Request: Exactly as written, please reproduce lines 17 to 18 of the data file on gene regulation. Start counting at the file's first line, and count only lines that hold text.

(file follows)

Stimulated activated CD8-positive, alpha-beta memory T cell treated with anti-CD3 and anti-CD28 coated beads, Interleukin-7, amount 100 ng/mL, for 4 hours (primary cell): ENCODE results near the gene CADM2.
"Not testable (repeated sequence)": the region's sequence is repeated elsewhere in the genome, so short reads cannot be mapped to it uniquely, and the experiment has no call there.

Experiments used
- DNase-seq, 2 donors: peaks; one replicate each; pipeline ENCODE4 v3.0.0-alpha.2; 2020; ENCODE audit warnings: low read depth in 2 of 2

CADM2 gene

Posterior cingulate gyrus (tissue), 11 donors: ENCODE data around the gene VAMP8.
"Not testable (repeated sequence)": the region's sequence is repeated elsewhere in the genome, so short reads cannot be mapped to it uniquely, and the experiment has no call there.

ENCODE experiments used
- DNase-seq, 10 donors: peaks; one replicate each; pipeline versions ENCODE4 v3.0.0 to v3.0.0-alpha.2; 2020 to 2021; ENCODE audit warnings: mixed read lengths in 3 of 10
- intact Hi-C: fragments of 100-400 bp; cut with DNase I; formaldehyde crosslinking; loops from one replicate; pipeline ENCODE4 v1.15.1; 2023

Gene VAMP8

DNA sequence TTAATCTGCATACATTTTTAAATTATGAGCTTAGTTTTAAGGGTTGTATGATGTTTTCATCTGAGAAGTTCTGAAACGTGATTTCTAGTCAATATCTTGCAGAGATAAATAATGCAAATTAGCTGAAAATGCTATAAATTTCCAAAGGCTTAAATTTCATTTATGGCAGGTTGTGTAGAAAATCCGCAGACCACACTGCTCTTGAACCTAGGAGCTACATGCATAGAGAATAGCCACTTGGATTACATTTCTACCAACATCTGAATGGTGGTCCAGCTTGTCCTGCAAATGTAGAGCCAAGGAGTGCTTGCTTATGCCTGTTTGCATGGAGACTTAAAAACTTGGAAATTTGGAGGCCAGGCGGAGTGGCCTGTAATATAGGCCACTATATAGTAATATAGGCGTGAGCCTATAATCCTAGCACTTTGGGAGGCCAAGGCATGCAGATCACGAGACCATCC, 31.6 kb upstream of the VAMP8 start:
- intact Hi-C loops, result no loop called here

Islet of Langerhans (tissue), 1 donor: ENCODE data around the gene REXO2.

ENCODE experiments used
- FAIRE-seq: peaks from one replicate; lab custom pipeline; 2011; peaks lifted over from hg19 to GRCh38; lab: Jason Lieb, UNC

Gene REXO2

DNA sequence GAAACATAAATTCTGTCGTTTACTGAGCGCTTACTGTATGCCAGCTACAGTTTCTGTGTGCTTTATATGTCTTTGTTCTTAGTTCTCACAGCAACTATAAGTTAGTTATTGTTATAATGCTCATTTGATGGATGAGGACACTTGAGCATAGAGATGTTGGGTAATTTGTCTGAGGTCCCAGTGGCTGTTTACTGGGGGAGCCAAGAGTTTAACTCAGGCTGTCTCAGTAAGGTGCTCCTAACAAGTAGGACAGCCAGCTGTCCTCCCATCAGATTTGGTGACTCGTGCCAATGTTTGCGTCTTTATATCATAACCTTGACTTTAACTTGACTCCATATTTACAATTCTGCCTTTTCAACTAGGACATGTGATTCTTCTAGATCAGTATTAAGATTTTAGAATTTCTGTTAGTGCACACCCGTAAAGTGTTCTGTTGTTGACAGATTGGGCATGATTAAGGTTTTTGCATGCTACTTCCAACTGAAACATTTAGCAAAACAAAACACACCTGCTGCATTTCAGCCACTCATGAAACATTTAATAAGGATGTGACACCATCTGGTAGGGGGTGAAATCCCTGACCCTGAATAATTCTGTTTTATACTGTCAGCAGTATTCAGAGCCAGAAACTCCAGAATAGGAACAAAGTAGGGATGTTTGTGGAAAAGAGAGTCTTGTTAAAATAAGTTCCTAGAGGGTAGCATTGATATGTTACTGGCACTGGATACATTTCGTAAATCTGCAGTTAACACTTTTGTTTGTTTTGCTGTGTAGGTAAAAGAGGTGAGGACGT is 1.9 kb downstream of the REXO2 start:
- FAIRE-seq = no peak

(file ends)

Gene REXO2

DNA sequence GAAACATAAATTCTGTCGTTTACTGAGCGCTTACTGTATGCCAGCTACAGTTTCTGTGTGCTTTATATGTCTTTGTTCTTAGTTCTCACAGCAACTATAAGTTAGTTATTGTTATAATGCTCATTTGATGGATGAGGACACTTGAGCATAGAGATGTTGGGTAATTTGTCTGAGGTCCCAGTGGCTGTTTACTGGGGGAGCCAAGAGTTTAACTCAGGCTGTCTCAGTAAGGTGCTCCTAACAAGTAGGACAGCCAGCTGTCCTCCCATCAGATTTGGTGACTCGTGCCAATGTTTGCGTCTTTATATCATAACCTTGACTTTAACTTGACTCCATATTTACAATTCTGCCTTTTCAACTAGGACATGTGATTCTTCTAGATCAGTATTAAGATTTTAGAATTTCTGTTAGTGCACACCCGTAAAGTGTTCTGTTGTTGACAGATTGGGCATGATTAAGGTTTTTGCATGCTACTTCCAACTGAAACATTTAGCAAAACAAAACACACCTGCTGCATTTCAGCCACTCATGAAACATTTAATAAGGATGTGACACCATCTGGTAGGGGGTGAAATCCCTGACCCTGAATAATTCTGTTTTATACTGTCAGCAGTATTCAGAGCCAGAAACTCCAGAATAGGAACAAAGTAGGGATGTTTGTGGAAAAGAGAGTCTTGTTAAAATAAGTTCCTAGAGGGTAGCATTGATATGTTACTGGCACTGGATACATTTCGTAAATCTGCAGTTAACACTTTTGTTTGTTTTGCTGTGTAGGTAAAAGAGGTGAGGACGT is 1.9 kb downstream of the REXO2 start: